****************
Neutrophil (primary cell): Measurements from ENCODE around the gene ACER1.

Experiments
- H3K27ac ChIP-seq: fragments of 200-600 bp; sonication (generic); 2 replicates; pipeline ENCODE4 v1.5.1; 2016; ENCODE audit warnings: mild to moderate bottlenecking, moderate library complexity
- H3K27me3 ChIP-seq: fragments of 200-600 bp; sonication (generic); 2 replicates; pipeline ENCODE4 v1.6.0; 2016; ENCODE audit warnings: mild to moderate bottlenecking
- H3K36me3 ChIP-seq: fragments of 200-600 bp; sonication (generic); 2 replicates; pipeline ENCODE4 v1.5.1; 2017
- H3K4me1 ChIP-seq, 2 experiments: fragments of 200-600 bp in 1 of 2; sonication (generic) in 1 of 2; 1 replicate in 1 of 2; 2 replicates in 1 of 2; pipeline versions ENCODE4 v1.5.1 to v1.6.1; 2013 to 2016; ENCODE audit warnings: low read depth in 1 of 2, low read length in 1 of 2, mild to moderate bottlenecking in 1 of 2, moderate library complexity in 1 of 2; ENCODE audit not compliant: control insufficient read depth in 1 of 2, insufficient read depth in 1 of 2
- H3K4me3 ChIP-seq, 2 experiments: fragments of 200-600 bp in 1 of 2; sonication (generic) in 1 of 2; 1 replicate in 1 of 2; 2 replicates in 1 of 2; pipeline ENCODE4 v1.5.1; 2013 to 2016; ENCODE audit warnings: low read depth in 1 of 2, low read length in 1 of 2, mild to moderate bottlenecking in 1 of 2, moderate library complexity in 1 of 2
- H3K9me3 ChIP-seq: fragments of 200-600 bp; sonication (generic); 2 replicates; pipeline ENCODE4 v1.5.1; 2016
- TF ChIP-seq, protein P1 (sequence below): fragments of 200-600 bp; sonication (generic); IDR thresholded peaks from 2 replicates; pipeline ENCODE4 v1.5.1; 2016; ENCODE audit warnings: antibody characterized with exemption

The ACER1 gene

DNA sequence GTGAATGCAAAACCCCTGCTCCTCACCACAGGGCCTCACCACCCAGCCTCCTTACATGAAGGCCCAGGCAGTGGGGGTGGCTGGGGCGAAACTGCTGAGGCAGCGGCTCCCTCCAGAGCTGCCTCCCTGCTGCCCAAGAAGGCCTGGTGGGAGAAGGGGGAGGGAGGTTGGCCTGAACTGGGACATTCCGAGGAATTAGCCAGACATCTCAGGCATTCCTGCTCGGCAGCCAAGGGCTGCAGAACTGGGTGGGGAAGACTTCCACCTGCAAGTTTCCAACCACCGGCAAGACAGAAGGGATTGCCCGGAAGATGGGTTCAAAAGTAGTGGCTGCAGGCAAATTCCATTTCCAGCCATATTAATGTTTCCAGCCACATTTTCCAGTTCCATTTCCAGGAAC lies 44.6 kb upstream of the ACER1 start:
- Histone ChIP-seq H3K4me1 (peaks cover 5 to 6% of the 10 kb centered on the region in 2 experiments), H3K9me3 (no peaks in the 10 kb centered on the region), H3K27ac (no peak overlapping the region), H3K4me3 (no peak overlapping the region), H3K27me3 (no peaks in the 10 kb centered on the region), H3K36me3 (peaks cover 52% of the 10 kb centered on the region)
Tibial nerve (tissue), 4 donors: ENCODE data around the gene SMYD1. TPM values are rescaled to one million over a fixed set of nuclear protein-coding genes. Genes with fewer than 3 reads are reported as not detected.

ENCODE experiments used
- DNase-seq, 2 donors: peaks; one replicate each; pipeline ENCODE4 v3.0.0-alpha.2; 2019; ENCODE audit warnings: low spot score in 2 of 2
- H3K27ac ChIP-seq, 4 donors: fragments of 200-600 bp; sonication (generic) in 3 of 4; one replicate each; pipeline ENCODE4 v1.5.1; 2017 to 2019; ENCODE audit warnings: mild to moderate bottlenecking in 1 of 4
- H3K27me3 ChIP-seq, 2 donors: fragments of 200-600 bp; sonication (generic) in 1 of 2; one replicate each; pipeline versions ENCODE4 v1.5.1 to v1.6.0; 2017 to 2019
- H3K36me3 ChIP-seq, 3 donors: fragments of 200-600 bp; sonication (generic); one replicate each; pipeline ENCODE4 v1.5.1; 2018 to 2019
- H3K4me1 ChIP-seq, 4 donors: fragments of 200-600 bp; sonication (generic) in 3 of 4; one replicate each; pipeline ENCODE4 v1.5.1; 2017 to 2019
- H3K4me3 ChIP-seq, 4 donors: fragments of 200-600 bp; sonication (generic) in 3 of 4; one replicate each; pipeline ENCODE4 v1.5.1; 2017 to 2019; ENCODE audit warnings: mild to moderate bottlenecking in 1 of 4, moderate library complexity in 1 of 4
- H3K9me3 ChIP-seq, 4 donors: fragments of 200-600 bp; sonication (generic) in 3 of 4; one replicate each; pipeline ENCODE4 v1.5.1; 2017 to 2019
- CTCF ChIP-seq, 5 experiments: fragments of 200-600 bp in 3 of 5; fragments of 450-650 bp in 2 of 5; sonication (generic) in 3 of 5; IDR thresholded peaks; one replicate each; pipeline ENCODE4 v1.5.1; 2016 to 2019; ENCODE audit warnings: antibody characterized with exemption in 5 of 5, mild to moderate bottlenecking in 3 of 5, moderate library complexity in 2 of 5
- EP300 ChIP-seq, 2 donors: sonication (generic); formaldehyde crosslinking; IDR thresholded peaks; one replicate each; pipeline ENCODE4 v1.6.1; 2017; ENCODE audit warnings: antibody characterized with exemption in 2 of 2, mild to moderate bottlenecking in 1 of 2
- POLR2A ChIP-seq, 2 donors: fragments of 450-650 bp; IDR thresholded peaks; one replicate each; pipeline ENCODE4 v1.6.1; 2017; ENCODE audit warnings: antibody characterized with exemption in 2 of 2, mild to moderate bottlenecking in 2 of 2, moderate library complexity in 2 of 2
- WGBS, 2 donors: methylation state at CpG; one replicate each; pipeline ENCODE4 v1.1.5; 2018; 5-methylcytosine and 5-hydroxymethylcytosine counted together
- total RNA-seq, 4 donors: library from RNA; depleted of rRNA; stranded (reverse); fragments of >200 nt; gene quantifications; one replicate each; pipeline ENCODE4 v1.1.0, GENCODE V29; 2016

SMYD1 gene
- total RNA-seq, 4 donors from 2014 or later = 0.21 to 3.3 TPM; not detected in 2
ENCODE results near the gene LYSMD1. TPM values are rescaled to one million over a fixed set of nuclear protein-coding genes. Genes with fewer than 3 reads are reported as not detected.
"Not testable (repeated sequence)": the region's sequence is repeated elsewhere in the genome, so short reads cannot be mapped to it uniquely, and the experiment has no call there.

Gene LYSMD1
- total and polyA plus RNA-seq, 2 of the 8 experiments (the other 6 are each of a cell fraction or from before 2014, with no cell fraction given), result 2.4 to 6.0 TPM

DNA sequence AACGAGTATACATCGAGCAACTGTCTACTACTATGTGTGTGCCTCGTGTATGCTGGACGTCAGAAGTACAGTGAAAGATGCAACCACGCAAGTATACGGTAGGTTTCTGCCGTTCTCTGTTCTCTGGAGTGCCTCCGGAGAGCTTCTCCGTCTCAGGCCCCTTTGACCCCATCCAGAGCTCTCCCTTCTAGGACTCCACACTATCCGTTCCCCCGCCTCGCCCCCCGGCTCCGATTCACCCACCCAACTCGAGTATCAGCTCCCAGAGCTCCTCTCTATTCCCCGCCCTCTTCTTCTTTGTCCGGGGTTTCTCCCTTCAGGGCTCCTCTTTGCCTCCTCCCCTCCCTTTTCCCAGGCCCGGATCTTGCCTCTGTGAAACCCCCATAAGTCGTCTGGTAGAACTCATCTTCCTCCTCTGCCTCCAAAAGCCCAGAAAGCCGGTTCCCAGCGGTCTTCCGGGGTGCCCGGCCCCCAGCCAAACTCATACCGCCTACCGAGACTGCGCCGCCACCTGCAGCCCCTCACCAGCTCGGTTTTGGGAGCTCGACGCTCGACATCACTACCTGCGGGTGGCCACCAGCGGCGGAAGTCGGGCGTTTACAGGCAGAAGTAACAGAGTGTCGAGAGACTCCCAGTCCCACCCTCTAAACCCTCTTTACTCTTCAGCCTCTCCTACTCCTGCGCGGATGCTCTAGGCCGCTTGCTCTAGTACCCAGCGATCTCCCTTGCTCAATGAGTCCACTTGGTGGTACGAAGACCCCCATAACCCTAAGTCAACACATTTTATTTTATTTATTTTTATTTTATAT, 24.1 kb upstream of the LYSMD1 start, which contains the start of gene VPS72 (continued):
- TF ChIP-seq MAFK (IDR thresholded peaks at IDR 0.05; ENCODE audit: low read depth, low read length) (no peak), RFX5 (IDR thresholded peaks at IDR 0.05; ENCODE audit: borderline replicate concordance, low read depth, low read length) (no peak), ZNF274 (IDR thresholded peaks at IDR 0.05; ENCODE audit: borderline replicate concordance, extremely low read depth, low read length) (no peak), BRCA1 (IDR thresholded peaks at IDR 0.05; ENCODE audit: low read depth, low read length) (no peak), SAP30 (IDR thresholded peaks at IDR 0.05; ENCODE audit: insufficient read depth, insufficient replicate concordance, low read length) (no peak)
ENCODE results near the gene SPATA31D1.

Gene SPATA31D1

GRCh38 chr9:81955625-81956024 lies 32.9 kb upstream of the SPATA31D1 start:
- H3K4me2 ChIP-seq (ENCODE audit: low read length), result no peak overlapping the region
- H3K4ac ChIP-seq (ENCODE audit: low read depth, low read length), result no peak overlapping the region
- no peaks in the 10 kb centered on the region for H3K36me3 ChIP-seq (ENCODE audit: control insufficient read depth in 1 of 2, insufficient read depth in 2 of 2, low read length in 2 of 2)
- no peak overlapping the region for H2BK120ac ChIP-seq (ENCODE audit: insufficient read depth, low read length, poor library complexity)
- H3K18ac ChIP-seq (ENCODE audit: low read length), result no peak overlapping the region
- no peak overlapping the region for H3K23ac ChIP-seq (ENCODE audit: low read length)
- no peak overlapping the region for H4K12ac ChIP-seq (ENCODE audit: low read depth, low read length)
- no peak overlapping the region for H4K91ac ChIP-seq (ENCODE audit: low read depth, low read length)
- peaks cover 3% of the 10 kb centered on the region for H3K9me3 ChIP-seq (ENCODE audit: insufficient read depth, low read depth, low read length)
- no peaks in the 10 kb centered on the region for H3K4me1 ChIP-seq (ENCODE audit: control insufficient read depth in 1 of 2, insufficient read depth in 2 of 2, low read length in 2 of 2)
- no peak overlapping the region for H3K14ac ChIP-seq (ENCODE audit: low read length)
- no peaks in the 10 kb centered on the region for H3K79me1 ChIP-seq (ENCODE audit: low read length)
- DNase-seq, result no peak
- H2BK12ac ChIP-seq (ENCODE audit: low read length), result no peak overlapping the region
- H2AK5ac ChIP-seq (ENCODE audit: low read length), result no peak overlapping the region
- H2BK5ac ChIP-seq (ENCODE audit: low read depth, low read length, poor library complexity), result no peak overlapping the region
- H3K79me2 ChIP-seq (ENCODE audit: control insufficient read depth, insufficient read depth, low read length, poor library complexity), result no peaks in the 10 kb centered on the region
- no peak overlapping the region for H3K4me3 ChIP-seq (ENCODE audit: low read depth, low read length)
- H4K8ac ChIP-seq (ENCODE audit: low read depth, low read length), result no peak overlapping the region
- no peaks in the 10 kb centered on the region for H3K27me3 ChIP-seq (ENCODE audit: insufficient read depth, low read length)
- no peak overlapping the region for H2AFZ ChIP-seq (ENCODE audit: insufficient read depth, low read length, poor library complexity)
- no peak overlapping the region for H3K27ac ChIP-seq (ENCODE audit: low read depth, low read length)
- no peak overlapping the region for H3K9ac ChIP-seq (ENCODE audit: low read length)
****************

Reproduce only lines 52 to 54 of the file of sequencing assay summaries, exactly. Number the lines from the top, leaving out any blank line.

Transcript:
- H2AK5ac ChIP-seq (ENCODE audit: low read length), result no peak overlapping the region
- H2BK5ac ChIP-seq (ENCODE audit: low read depth, low read length, poor library complexity), result no peak overlapping the region
- H3K79me2 ChIP-seq (ENCODE audit: control insufficient read depth, insufficient read depth, low read length, poor library complexity), result no peaks in the 10 kb centered on the region